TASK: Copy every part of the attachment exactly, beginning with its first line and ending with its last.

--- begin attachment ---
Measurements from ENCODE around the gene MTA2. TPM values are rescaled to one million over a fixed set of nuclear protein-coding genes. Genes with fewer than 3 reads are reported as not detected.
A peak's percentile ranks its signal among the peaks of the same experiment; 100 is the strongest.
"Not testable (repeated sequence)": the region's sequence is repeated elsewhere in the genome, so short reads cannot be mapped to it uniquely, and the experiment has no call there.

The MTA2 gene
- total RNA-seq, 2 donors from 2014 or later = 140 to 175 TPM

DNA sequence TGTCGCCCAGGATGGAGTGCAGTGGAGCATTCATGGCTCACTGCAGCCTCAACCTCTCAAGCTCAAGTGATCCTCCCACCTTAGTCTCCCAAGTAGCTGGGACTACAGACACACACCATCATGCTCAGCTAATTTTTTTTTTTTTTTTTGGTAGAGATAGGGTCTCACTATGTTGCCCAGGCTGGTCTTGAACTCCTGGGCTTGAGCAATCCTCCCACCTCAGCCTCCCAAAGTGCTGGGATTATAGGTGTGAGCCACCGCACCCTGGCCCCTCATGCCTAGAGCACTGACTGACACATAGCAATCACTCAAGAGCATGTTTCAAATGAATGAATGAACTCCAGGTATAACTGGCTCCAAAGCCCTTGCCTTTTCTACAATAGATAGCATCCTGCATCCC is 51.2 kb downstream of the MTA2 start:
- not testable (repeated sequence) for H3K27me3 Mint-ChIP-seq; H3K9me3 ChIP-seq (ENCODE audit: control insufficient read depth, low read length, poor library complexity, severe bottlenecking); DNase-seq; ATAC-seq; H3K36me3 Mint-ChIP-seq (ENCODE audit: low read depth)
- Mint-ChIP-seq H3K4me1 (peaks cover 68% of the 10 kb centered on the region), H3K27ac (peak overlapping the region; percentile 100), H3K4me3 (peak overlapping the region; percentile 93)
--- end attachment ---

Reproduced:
Measurements from ENCODE around the gene MTA2. TPM values are rescaled to one million over a fixed set of nuclear protein-coding genes. Genes with fewer than 3 reads are reported as not detected.
A peak's percentile ranks its signal among the peaks of the same experiment; 100 is the strongest.
"Not testable (repeated sequence)": the region's sequence is repeated elsewhere in the genome, so short reads cannot be mapped to it uniquely, and the experiment has no call there.

The MTA2 gene
- total RNA-seq, 2 donors from 2014 or later = 140 to 175 TPM

DNA sequence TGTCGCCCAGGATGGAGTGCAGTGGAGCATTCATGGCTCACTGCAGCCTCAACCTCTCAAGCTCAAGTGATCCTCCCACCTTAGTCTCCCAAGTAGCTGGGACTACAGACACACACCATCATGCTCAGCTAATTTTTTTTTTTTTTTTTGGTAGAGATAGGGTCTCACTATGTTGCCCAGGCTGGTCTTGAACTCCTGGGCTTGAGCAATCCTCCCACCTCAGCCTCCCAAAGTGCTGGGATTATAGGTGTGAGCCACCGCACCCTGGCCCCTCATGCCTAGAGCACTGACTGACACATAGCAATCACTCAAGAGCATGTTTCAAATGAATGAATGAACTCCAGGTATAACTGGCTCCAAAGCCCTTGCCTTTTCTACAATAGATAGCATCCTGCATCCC is 51.2 kb downstream of the MTA2 start:
- not testable (repeated sequence) for H3K27me3 Mint-ChIP-seq; H3K9me3 ChIP-seq (ENCODE audit: control insufficient read depth, low read length, poor library complexity, severe bottlenecking); DNase-seq; ATAC-seq; H3K36me3 Mint-ChIP-seq (ENCODE audit: low read depth)
- Mint-ChIP-seq H3K4me1 (peaks cover 68% of the 10 kb centered on the region), H3K27ac (peak overlapping the region; percentile 100), H3K4me3 (peak overlapping the region; percentile 93)